It is eight years since he legged up Frankie Dettori to steer home Golden Horn and he will now provide the Italian with his final mount in the premier Classic when Chester Vase scorer Arrest looks to give both trainer and jockey Derby number three.

“He’s got the stamina, to do what he did at Chester in ground like that shows he’s got the stamina, no problem,” said Gosden.

“Stamina is a requirement in this race, the same for the Kentucky Derby going a mile and a quarter for the Americans, they see it as a marathon.

“Stamina-wise you never really know until you go the mile and a half, you really don’t. Everybody thinks this is a downhill track, but it’s uphill, it rises 150 feet before you start going downhill, then you have a last section which climbs before the finish and it can catch a lot out on stamina.”

Despite saddling both Khalifa Sat (2020) and Hoo Ya Mal (2022) to finish second, Andrew Balding is still searching for his first Derby and will look to break his duck with The Foxes who arrives on the back of winning the Dante.

“I thought he was really good in the Dante,” said Balding. “I thought he travelled like the best horse in the race and he finished off strong. He is not a horse that is going to win by large margins, but he is tough in the finish.

“The way he settled at York and the way he travelled and the way he finished his race gives us hope that he will stay a mile and a half.

“Epsom this year could be different to other years if we are led to believe what we read that there might be disruptions going on, but I think he is going to be less bothered about what is going on than other horses we have run in the race in the past.”

Some would class Ralph Beckett as unfortunate not to have a Derby to his name after Westover was an unlucky loser behind Desert Crown 12 months ago, but he will attempt to correct the record with the unbeaten Artistic Star, who runs in the colours of owner Jeff Smith.

“Artistic Star is a grand, straightforward horse,” said the Kimpton Downs handler.

“He was quite a late foal and he’s going to carry on developing through the year, but I sincerely hope and suspect that he’ll cope with the whole jamboree, as he’s a very hardy horse.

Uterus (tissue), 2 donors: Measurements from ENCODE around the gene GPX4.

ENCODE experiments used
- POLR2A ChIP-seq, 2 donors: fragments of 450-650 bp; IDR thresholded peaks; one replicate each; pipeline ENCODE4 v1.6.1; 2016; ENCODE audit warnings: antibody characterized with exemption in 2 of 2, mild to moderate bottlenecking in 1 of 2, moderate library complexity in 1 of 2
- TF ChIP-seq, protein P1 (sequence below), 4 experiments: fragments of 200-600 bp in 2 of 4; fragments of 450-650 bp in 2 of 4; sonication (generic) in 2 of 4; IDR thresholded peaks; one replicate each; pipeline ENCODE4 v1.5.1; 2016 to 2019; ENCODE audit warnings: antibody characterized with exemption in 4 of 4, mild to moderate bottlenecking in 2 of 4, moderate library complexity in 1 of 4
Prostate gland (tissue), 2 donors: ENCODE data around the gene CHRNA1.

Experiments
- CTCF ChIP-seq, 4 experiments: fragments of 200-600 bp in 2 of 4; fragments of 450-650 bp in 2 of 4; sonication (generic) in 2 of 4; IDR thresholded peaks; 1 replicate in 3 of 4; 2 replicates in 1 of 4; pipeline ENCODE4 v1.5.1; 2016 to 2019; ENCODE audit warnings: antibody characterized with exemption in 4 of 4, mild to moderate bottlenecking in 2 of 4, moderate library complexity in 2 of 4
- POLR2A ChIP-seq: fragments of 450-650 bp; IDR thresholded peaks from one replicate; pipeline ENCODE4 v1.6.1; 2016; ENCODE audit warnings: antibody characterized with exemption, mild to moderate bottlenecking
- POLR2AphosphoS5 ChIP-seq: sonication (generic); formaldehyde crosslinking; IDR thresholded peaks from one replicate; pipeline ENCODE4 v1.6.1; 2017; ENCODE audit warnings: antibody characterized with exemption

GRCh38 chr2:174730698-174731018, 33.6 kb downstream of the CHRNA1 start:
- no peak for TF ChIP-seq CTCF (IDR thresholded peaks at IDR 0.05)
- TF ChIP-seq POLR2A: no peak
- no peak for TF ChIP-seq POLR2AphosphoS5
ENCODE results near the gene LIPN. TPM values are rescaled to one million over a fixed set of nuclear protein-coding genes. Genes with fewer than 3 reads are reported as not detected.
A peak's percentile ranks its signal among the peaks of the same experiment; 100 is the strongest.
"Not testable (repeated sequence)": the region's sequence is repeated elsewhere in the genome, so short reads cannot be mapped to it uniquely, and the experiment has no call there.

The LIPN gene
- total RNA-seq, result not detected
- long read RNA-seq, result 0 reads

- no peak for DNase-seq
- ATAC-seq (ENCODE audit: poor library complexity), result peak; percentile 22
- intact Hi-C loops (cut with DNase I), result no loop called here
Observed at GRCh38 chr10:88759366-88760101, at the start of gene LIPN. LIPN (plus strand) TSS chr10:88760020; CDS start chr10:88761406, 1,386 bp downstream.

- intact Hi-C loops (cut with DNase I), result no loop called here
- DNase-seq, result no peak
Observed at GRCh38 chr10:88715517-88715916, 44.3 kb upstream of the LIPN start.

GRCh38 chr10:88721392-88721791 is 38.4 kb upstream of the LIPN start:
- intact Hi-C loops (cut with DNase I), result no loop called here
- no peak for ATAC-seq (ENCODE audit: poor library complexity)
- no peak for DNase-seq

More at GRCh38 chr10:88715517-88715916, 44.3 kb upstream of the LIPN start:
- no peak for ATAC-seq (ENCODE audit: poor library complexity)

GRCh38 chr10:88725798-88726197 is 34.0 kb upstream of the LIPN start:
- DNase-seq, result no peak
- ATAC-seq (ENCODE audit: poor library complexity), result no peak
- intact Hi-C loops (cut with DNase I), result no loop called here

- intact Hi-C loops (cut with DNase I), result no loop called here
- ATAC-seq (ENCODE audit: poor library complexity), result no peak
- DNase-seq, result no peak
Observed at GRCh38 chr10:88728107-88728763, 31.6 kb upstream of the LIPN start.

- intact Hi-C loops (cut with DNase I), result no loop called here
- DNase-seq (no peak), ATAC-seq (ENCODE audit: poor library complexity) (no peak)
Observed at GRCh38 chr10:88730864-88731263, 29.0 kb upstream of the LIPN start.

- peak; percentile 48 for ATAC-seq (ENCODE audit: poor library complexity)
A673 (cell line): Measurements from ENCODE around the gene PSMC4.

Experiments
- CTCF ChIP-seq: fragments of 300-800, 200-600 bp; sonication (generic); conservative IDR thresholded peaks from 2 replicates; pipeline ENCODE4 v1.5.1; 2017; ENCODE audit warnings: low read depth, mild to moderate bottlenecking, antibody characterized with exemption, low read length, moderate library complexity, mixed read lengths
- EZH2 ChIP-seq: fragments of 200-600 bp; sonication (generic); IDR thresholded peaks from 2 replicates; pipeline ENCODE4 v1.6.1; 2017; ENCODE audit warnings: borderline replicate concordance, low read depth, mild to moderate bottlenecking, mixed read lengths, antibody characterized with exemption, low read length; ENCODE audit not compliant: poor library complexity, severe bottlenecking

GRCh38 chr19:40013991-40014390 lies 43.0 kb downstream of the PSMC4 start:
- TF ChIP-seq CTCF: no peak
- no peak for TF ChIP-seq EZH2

“Whether he’s good enough I don’t know, but Jeff likes his trainers to be on the front foot and he ran to a good figure at Sandown last time. He’s not a big horse and he’s well balanced, so he should go round Epsom all right. It looks quite open so I’m looking forward to it.”

Jessica Harrington has won Classics on home soil and a Cheltenham Gold Cup, but never a Derby and she hopes to change that with Sprewell – the impressive winner of Leopardstown’s Derby Trial.

The man in the saddle on that occasion was Shane Foley and he is confident son of Churchill can make his presence felt.

He said: “He was very impressive in Leopardstown and has been pleasing us at home. The dream is definitely alive.

“Anything he did as a two-year-old was going to be a bonus and we were lucky to get a couple of runs into him.

“He has really developed into a proper staying three-year-old and is a good horse.

“If there is anyone that can have them primed and ready for the day, it’s Jessie. The trip should be fine for him – I think he’ll get a mile and a half no problem. To get a horse like him is what all the early mornings are about.

“It looks one of the most open Derbys in a long time and it’s great to have one in the mix.”

Another jockey looking forward to the biggest ride of his career is Derby debutant Danny Muscutt who will continue his association with the staying-on Guineas fifth Dubai Mile having landed the first Group One of his career aboard Charlie Johnston’s colt at Saint-Cloud in October.